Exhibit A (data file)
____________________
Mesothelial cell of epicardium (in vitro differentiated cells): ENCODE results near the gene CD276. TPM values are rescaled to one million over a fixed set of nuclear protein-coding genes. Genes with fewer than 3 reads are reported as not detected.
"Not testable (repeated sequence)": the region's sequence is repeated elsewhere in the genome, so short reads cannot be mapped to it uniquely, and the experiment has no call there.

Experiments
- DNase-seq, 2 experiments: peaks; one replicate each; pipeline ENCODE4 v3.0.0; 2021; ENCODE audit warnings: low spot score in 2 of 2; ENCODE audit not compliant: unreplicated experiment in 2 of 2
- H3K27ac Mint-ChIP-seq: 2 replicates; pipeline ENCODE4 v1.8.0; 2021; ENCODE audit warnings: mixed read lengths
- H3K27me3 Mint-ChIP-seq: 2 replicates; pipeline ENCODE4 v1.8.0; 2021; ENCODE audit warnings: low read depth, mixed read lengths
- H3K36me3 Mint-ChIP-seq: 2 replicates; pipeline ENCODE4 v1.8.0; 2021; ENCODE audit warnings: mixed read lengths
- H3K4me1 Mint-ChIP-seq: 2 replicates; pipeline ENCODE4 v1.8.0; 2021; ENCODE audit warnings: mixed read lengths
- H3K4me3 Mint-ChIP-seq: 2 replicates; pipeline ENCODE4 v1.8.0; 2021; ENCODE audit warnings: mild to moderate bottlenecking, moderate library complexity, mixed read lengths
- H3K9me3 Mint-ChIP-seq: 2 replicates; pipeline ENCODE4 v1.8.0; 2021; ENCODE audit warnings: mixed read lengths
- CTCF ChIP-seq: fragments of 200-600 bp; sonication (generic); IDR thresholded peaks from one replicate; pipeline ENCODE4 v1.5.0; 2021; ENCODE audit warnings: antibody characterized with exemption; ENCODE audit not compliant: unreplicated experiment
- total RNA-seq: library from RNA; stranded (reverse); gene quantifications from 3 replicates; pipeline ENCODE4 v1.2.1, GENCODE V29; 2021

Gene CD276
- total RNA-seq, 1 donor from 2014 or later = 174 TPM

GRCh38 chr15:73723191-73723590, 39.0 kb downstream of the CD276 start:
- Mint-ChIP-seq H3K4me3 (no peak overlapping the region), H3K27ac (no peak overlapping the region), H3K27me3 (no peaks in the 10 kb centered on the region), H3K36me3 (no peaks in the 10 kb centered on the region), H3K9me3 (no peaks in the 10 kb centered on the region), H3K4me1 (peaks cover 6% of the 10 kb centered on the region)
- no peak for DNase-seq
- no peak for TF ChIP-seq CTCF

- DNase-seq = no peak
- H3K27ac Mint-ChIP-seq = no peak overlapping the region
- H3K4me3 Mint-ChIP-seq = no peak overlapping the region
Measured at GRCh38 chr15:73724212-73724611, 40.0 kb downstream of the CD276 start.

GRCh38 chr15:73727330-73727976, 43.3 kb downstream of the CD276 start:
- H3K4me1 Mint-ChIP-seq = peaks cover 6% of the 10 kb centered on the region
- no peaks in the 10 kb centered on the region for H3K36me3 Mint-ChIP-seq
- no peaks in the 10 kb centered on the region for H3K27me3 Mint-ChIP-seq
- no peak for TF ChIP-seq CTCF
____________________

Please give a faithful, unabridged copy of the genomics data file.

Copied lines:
Mesothelial cell of epicardium (in vitro differentiated cells): ENCODE results near the gene CD276. TPM values are rescaled to one million over a fixed set of nuclear protein-coding genes. Genes with fewer than 3 reads are reported as not detected.
"Not testable (repeated sequence)": the region's sequence is repeated elsewhere in the genome, so short reads cannot be mapped to it uniquely, and the experiment has no call there.

Experiments
- DNase-seq, 2 experiments: peaks; one replicate each; pipeline ENCODE4 v3.0.0; 2021; ENCODE audit warnings: low spot score in 2 of 2; ENCODE audit not compliant: unreplicated experiment in 2 of 2
- H3K27ac Mint-ChIP-seq: 2 replicates; pipeline ENCODE4 v1.8.0; 2021; ENCODE audit warnings: mixed read lengths
- H3K27me3 Mint-ChIP-seq: 2 replicates; pipeline ENCODE4 v1.8.0; 2021; ENCODE audit warnings: low read depth, mixed read lengths
- H3K36me3 Mint-ChIP-seq: 2 replicates; pipeline ENCODE4 v1.8.0; 2021; ENCODE audit warnings: mixed read lengths
- H3K4me1 Mint-ChIP-seq: 2 replicates; pipeline ENCODE4 v1.8.0; 2021; ENCODE audit warnings: mixed read lengths
- H3K4me3 Mint-ChIP-seq: 2 replicates; pipeline ENCODE4 v1.8.0; 2021; ENCODE audit warnings: mild to moderate bottlenecking, moderate library complexity, mixed read lengths
- H3K9me3 Mint-ChIP-seq: 2 replicates; pipeline ENCODE4 v1.8.0; 2021; ENCODE audit warnings: mixed read lengths
- CTCF ChIP-seq: fragments of 200-600 bp; sonication (generic); IDR thresholded peaks from one replicate; pipeline ENCODE4 v1.5.0; 2021; ENCODE audit warnings: antibody characterized with exemption; ENCODE audit not compliant: unreplicated experiment
- total RNA-seq: library from RNA; stranded (reverse); gene quantifications from 3 replicates; pipeline ENCODE4 v1.2.1, GENCODE V29; 2021

Gene CD276
- total RNA-seq, 1 donor from 2014 or later = 174 TPM

GRCh38 chr15:73723191-73723590, 39.0 kb downstream of the CD276 start:
- Mint-ChIP-seq H3K4me3 (no peak overlapping the region), H3K27ac (no peak overlapping the region), H3K27me3 (no peaks in the 10 kb centered on the region), H3K36me3 (no peaks in the 10 kb centered on the region), H3K9me3 (no peaks in the 10 kb centered on the region), H3K4me1 (peaks cover 6% of the 10 kb centered on the region)
- no peak for DNase-seq
- no peak for TF ChIP-seq CTCF

- DNase-seq = no peak
- H3K27ac Mint-ChIP-seq = no peak overlapping the region
- H3K4me3 Mint-ChIP-seq = no peak overlapping the region
Measured at GRCh38 chr15:73724212-73724611, 40.0 kb downstream of the CD276 start.

GRCh38 chr15:73727330-73727976, 43.3 kb downstream of the CD276 start:
- H3K4me1 Mint-ChIP-seq = peaks cover 6% of the 10 kb centered on the region
- no peaks in the 10 kb centered on the region for H3K36me3 Mint-ChIP-seq
- no peaks in the 10 kb centered on the region for H3K27me3 Mint-ChIP-seq
- no peak for TF ChIP-seq CTCF